Those discussions took place while the FBI was investigating comments made by the younger Mateen about overseas links to militants, Special Agent Juvenal Martin said in federal court in Orlando. That investigation closed without charges, he said.

Martin did not say why the FBI decided against enlisting Omar Mateen as an informant.

Salman’s attorneys say that the disclosure by prosecutors that Seddique Mateen had been an informant from January 2005 to June 2016 violated a Supreme Court ruling barring prosecutors from withholding evidence.

After resting their case, prosecutors said agents probing the nightclub rampage found receipts of money transfers made from the United States to Turkey and Afghanistan made by the elder Mateen. An active investigation was under way, they said.

If the defense had known about the transfers, it would have investigated whether Seddique Mateen was involved in the attack or had prior knowledge of it, Fritz Scheller, a lawyer for Salman, said in the motion to dismiss.

But U.S. District Judge Paul Byron said, “It is not clear whether the purpose of the transfers was illegal.”

He said the omission of any evidence related to Seddique Mateen had no bearing on the culpability of Salman.

Salman faces possible life in prison if convicted on charges of aiding her husband in the attack and obstructing an investigation.

(Reporting by Joey Roulette; Additional reporting and writing by Frank McGurty; Editing by James Dalgleish and Leslie Adler)

Federal judge blocks Down syndrome abortion ban in Ohio

Supporters of Planned Parenthood (L) rally next to anti-abortion activists outside a Planned Parenthood clinic in Detroit, Michigan, U.S. February 11, 2017. REUTERS/Rebecca Cook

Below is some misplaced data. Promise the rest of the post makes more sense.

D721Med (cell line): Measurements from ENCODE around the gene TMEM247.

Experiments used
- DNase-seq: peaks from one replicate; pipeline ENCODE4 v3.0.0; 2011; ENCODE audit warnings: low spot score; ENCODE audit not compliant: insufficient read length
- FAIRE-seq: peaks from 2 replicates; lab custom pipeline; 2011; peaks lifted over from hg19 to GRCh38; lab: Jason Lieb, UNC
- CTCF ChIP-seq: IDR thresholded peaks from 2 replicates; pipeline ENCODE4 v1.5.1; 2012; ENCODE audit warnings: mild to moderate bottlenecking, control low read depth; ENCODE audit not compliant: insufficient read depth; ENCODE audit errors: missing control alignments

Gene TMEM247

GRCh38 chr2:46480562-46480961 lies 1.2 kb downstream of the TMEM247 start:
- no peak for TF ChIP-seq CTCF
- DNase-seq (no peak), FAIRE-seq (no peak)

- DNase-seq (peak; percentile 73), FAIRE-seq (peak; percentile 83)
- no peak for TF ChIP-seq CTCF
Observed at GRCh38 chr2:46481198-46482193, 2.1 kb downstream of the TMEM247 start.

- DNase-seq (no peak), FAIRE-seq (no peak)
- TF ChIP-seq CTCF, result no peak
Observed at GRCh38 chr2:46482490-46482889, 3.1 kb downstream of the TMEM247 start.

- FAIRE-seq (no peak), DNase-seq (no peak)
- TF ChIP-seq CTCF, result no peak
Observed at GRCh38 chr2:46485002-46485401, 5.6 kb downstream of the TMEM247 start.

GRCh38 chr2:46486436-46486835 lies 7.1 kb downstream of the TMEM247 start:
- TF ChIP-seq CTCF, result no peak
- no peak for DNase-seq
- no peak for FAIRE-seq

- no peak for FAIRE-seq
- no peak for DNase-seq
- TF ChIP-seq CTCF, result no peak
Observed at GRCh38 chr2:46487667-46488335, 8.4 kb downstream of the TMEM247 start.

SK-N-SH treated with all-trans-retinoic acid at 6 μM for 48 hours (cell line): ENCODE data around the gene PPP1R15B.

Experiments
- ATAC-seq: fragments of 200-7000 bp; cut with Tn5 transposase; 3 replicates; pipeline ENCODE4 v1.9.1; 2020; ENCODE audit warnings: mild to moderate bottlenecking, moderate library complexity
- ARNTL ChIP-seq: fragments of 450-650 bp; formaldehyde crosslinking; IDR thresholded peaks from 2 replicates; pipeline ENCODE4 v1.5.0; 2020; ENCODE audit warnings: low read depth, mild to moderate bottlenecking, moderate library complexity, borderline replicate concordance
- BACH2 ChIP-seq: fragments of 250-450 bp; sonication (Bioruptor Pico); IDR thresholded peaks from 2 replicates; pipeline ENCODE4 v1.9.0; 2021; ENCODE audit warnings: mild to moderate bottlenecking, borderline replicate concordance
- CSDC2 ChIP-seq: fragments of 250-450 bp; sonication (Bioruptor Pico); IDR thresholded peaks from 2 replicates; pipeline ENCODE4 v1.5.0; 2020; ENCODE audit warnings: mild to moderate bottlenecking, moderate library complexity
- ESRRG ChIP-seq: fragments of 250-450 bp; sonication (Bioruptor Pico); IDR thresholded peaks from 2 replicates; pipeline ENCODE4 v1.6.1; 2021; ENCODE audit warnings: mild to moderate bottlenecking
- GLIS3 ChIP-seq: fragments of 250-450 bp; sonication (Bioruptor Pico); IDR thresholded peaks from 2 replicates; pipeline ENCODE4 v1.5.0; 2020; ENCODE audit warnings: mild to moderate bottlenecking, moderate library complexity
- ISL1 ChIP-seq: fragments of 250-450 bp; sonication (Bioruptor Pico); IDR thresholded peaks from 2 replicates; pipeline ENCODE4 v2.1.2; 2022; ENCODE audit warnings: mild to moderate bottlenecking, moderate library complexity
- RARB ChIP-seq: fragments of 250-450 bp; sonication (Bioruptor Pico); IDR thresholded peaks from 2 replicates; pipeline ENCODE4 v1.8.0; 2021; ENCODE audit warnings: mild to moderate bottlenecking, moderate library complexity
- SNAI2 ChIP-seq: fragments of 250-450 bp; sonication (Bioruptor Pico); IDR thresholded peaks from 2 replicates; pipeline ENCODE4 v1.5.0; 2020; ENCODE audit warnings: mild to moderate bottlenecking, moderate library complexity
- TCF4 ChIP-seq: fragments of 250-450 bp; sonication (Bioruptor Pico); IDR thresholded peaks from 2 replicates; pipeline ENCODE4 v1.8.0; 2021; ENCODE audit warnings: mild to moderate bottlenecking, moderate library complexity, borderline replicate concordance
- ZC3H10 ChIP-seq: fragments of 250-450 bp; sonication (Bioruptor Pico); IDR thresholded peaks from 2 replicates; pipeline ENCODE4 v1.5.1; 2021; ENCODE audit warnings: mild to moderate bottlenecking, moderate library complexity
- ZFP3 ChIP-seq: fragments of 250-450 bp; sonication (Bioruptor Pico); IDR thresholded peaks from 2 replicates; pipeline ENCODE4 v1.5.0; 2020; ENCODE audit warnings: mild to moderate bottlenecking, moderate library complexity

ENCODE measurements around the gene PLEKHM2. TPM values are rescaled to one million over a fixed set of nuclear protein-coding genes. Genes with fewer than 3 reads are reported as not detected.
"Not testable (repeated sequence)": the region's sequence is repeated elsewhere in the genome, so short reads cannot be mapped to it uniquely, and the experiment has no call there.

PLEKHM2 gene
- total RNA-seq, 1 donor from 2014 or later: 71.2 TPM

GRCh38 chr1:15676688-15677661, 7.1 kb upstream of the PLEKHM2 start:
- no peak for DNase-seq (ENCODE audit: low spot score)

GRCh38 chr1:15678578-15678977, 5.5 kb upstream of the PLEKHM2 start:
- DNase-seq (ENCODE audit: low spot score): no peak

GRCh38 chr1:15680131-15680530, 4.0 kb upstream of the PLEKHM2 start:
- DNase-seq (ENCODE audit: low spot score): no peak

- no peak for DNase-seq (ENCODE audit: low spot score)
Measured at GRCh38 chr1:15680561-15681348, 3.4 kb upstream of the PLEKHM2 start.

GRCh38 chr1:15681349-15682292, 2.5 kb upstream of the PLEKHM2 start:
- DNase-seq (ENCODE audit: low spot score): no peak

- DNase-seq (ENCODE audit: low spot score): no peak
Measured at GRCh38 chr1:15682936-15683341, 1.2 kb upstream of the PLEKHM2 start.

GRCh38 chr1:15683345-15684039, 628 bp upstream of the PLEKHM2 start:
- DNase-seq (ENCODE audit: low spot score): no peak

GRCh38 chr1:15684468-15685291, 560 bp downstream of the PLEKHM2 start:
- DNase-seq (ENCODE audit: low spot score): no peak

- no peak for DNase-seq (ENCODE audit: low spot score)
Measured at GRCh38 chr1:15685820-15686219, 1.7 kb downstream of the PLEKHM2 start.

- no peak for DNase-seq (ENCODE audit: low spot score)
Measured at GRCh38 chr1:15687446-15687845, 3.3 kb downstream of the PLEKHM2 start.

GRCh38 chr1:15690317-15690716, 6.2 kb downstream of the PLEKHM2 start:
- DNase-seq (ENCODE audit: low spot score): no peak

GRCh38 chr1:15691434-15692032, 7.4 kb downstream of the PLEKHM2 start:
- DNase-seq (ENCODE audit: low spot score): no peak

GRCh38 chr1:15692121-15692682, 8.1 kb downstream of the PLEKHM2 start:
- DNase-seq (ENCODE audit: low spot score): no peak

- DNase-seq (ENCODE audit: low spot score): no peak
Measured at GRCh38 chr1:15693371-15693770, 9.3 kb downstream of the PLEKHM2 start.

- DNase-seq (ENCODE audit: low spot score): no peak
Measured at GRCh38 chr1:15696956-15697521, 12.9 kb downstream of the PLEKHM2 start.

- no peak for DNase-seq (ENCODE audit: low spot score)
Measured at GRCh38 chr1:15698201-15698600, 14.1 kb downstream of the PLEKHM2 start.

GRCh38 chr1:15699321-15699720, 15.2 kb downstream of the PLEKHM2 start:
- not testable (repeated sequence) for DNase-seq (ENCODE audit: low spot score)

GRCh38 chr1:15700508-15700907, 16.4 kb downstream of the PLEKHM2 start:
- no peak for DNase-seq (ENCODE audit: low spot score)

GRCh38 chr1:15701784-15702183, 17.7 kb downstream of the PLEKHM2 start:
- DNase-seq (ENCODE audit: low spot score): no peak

By Kim Palmer

CLEVELAND (Reuters) – A federal judge on Wednesday blocked an Ohio law due to take effect later this month that would criminalize abortions based on a Down syndrome diagnosis, ruling that it violates a woman’s right to choose.

U.S. District Judge Timothy Black’s decision came after the Ohio state chapter of the American Civil Liberties Union filed a lawsuit in federal court in Cincinnati, arguing the legislation violated the liberty and privacy clause of the Fourteenth Amendment of the U.S. Constitution.

“Because H.B. 214 prevents women from making the choice to terminate their pregnancy prior to viability, it is unconstitutional on its face,” Black wrote in his 22-page ruling.

Down syndrome is a genetic disorder caused when abnormal cell division results in an extra full or partial copy of chromosome 21.

Under the legislation, signed into law by Republican Governor John Kasich last December, doctors would lose their medical licenses in the state and face a fourth-degree felony charge if they were to perform an abortion with that knowledge.

Mothers would not face criminal charges.

“The Down syndrome abortion ban violates four and a half decades of legal precedent that says a woman has the unfettered right to choose whether to end a pregnancy before the point of viability,” Kellie Copeland, executive director of NARAL Pro-Choice Ohio said in a statement.

A spokesman for Ohio Attorney General Mike DeWine said Wednesday that his office was planning to defend the law passed by the state’s majority of Republican lawmakers.